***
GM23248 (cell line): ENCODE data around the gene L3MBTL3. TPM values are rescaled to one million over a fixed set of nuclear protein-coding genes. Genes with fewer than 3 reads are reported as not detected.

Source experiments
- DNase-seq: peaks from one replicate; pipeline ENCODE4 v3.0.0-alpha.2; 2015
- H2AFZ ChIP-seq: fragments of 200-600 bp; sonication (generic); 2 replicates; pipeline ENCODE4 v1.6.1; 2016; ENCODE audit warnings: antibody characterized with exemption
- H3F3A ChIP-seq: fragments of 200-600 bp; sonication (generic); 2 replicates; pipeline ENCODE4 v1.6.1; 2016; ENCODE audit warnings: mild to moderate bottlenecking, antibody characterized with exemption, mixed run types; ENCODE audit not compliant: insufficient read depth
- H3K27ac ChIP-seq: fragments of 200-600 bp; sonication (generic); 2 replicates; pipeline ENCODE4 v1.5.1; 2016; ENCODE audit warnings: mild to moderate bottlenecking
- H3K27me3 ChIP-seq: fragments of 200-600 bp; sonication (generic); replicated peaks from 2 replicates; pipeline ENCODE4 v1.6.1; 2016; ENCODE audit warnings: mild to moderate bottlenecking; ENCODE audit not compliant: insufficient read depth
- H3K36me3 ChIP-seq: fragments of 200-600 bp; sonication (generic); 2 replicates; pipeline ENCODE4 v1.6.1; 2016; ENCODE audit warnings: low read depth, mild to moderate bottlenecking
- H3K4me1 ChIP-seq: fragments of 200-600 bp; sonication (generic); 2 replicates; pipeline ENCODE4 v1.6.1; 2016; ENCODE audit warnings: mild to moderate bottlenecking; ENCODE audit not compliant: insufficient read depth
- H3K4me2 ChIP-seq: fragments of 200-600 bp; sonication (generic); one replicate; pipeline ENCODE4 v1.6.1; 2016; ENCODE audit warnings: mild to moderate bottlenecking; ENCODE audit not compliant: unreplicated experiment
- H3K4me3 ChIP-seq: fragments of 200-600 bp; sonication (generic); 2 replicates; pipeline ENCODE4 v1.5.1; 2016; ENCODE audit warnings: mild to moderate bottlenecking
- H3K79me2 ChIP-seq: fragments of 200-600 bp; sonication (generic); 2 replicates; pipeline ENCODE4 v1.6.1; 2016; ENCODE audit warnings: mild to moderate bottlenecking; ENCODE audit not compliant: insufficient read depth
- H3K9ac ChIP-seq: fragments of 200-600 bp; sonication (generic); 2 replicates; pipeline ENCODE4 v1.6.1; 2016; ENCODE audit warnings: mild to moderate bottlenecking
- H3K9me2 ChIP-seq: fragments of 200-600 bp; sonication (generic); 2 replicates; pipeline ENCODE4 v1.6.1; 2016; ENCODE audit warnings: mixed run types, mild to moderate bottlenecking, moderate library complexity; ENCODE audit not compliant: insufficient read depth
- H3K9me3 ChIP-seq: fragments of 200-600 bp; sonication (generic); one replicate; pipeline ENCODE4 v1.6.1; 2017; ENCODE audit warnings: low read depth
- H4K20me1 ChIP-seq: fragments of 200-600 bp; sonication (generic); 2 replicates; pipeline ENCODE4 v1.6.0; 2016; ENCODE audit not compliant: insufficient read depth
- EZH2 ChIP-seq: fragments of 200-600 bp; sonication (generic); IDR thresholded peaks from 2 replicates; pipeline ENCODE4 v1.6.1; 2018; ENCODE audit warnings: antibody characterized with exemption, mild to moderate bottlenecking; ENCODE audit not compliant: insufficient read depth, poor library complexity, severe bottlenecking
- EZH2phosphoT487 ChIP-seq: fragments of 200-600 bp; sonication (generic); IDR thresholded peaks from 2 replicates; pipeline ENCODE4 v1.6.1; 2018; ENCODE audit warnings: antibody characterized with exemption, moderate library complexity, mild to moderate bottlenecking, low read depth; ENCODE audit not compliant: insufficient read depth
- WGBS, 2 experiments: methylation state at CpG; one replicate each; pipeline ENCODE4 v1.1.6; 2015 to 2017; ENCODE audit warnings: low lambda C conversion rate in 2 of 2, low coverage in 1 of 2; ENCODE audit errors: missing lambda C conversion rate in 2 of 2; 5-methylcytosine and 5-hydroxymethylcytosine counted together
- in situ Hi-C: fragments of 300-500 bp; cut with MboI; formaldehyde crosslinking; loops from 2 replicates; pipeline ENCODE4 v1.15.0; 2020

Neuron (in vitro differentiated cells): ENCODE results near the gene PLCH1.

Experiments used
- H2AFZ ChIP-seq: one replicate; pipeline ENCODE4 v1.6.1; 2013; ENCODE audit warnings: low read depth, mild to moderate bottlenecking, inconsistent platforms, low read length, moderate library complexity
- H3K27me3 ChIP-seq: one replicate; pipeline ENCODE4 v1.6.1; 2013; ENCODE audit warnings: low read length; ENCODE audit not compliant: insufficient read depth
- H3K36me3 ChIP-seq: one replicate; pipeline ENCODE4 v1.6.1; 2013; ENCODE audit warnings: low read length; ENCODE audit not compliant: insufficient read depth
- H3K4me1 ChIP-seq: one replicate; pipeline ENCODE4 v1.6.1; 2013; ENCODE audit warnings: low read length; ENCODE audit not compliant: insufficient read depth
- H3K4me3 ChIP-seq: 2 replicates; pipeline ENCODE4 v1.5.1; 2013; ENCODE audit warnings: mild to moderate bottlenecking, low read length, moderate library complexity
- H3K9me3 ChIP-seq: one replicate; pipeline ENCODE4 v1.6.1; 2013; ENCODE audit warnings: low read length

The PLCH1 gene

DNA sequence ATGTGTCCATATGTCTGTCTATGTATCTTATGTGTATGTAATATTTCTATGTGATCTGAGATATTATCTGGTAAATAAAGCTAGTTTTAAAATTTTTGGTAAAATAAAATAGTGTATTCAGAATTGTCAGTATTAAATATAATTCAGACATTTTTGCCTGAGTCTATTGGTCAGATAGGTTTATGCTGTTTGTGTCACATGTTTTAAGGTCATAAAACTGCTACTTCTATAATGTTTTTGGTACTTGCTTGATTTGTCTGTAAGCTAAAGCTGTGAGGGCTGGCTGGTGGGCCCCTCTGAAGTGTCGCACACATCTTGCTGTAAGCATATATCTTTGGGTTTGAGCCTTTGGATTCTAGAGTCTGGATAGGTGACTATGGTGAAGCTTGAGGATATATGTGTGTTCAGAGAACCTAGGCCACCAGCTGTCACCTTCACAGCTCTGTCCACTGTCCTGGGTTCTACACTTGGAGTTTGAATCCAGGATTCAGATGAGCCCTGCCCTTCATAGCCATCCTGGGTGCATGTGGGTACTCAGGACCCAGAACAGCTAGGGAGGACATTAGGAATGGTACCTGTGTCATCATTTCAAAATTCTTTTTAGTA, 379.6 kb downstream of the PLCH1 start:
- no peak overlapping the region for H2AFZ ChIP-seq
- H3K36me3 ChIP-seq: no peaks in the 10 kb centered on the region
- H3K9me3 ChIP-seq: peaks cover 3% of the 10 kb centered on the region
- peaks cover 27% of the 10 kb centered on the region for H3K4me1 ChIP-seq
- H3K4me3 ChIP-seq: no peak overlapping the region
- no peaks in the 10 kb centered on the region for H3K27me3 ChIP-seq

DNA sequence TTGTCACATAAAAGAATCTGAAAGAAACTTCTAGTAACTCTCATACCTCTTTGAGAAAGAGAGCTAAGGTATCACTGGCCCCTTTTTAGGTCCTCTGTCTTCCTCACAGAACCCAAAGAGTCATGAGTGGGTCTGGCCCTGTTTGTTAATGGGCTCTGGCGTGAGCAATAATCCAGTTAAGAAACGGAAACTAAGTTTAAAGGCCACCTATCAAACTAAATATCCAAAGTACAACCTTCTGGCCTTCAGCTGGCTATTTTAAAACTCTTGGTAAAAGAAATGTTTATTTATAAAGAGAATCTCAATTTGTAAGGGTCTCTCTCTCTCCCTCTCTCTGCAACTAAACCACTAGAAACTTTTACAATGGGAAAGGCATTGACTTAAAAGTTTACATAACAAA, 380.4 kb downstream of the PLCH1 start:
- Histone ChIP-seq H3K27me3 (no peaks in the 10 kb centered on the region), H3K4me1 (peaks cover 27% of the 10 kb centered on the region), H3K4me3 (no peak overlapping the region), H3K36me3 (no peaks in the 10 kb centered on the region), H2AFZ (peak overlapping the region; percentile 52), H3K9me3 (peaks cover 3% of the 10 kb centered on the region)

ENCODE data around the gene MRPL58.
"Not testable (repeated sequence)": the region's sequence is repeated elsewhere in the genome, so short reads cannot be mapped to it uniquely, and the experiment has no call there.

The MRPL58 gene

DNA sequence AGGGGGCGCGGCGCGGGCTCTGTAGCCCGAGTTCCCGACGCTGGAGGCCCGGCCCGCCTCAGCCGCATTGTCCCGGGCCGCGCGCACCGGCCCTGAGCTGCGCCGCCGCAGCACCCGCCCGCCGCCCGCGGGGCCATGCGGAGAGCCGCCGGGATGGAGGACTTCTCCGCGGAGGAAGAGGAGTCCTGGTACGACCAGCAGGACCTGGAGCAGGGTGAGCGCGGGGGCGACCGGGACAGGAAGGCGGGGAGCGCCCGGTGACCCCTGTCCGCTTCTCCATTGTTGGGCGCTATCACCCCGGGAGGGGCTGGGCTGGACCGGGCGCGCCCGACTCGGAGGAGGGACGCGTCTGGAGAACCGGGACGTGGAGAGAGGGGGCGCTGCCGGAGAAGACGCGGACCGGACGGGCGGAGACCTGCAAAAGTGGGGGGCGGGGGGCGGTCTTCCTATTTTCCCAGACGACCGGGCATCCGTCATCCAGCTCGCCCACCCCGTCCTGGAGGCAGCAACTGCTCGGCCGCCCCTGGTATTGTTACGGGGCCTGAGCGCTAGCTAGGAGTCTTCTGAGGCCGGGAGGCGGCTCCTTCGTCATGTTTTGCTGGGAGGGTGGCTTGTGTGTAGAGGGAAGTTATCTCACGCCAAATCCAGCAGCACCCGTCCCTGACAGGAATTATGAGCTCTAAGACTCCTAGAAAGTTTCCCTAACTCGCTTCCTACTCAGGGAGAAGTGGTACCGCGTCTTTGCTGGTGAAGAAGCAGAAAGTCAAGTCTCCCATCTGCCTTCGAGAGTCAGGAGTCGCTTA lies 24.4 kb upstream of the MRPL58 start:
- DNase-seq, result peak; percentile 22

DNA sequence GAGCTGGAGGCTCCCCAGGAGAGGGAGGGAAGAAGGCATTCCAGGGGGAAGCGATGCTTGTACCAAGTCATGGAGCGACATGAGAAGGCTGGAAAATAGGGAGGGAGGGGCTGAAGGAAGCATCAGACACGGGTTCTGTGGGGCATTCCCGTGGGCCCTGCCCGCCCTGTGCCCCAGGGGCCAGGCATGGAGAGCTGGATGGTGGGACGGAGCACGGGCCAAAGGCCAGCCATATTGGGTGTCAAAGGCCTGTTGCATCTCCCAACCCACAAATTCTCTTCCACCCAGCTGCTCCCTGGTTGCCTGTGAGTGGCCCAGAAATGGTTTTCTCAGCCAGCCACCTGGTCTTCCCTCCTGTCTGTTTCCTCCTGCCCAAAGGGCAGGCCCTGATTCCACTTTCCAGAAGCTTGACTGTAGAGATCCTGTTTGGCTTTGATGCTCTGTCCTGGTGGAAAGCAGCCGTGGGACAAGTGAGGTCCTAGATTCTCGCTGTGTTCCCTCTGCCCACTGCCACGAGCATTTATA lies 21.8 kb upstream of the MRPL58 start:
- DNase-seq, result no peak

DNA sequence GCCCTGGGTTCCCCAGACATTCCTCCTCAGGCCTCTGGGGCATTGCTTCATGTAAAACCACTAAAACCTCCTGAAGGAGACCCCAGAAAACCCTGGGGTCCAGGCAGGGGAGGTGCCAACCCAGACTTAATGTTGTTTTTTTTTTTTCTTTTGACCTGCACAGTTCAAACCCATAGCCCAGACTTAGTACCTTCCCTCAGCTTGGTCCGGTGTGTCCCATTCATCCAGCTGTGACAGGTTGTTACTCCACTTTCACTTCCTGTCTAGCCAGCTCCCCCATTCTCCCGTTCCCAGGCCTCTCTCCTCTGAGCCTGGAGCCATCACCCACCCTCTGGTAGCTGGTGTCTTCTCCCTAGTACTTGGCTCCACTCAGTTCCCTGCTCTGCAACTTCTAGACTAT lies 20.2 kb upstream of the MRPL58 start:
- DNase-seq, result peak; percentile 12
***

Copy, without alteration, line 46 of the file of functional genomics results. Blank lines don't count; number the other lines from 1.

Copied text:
DNA sequence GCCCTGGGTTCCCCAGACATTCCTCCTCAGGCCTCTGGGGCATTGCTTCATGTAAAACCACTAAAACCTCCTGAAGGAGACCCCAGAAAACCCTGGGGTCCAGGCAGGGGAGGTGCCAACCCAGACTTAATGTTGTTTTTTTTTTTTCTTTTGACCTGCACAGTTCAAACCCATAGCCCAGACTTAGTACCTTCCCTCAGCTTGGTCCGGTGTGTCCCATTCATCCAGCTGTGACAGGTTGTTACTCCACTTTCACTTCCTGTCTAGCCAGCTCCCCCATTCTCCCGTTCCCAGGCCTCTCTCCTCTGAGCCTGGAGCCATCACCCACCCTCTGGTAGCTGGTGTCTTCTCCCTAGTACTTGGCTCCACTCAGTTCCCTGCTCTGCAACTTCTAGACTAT lies 20.2 kb upstream of the MRPL58 start: